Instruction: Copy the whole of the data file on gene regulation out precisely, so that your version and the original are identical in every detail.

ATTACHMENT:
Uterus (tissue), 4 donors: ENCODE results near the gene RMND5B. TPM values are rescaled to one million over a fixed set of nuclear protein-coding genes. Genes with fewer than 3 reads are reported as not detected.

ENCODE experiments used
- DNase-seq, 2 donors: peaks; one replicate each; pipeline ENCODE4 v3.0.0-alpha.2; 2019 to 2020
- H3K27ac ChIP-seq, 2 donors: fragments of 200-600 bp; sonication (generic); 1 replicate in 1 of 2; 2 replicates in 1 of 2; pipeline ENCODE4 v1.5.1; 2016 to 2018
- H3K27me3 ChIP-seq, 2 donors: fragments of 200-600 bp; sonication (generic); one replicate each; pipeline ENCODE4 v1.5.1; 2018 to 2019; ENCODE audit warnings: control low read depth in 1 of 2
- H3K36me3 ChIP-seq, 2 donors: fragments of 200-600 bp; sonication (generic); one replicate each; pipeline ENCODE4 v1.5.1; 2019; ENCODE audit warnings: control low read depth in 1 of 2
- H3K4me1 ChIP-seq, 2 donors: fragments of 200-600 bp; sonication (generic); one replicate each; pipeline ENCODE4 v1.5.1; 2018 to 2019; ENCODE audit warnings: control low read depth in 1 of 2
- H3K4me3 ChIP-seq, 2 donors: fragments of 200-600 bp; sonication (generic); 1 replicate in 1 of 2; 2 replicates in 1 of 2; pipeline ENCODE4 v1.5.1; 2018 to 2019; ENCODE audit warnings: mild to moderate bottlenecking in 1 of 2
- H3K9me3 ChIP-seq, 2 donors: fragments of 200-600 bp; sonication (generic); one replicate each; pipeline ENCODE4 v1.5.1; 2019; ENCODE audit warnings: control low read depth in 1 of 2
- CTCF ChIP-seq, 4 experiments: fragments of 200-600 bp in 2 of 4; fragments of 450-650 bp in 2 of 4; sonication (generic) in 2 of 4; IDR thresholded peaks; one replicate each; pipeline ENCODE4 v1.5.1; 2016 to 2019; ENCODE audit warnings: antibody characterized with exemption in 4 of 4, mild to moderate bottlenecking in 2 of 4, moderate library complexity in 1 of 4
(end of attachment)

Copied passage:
Uterus (tissue), 4 donors: ENCODE results near the gene RMND5B. TPM values are rescaled to one million over a fixed set of nuclear protein-coding genes. Genes with fewer than 3 reads are reported as not detected.

ENCODE experiments used
- DNase-seq, 2 donors: peaks; one replicate each; pipeline ENCODE4 v3.0.0-alpha.2; 2019 to 2020
- H3K27ac ChIP-seq, 2 donors: fragments of 200-600 bp; sonication (generic); 1 replicate in 1 of 2; 2 replicates in 1 of 2; pipeline ENCODE4 v1.5.1; 2016 to 2018
- H3K27me3 ChIP-seq, 2 donors: fragments of 200-600 bp; sonication (generic); one replicate each; pipeline ENCODE4 v1.5.1; 2018 to 2019; ENCODE audit warnings: control low read depth in 1 of 2
- H3K36me3 ChIP-seq, 2 donors: fragments of 200-600 bp; sonication (generic); one replicate each; pipeline ENCODE4 v1.5.1; 2019; ENCODE audit warnings: control low read depth in 1 of 2
- H3K4me1 ChIP-seq, 2 donors: fragments of 200-600 bp; sonication (generic); one replicate each; pipeline ENCODE4 v1.5.1; 2018 to 2019; ENCODE audit warnings: control low read depth in 1 of 2
- H3K4me3 ChIP-seq, 2 donors: fragments of 200-600 bp; sonication (generic); 1 replicate in 1 of 2; 2 replicates in 1 of 2; pipeline ENCODE4 v1.5.1; 2018 to 2019; ENCODE audit warnings: mild to moderate bottlenecking in 1 of 2
- H3K9me3 ChIP-seq, 2 donors: fragments of 200-600 bp; sonication (generic); one replicate each; pipeline ENCODE4 v1.5.1; 2019; ENCODE audit warnings: control low read depth in 1 of 2
- CTCF ChIP-seq, 4 experiments: fragments of 200-600 bp in 2 of 4; fragments of 450-650 bp in 2 of 4; sonication (generic) in 2 of 4; IDR thresholded peaks; one replicate each; pipeline ENCODE4 v1.5.1; 2016 to 2019; ENCODE audit warnings: antibody characterized with exemption in 4 of 4, mild to moderate bottlenecking in 2 of 4, moderate library complexity in 1 of 4